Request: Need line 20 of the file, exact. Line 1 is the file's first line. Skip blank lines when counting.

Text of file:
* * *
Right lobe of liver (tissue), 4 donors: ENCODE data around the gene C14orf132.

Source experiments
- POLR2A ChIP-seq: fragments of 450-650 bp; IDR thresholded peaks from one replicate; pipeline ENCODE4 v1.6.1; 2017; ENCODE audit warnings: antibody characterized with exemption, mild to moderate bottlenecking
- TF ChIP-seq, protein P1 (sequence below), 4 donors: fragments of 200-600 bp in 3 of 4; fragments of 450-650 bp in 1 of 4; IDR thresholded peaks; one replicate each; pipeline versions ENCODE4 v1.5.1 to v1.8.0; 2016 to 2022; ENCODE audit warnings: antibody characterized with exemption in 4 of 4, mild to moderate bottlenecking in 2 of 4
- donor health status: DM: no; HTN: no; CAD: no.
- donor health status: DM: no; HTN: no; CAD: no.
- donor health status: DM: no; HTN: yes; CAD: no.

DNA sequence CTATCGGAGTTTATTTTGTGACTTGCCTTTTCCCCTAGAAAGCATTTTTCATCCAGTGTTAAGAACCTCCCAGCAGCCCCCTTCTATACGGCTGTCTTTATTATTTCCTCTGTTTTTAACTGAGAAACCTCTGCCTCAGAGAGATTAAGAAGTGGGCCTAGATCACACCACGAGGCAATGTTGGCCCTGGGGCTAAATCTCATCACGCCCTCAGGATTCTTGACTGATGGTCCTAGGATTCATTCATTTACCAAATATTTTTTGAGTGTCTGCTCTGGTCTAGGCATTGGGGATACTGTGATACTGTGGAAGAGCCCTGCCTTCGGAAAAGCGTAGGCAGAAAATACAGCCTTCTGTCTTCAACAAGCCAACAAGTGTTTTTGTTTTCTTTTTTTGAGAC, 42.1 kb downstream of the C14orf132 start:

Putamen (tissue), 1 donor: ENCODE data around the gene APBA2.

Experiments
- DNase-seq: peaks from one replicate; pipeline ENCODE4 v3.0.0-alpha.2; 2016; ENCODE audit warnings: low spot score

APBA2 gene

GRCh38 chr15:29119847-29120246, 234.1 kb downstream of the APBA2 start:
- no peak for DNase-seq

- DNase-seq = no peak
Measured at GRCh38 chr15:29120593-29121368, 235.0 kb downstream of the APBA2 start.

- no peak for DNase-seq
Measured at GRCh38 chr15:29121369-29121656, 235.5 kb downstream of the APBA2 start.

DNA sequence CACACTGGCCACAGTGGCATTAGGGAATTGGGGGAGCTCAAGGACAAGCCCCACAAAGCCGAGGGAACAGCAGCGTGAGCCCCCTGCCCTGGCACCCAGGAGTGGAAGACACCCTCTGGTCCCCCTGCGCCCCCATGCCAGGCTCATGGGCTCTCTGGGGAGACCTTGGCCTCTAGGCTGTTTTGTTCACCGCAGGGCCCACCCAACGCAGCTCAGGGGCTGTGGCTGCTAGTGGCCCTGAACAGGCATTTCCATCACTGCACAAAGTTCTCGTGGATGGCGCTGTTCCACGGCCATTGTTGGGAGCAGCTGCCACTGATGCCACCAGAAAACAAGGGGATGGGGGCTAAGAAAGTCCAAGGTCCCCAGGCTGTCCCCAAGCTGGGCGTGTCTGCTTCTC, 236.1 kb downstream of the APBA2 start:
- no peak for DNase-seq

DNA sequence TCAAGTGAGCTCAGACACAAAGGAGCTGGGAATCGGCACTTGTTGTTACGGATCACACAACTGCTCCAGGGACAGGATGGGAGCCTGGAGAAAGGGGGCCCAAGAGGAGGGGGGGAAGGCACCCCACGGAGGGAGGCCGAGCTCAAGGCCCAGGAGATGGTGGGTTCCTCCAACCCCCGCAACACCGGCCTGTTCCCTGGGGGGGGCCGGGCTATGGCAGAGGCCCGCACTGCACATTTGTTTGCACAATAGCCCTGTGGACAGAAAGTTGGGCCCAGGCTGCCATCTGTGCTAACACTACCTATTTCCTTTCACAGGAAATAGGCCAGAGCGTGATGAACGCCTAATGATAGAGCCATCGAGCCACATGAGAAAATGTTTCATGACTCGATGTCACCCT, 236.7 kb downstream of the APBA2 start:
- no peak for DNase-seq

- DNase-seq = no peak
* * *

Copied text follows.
- no peak for DNase-seq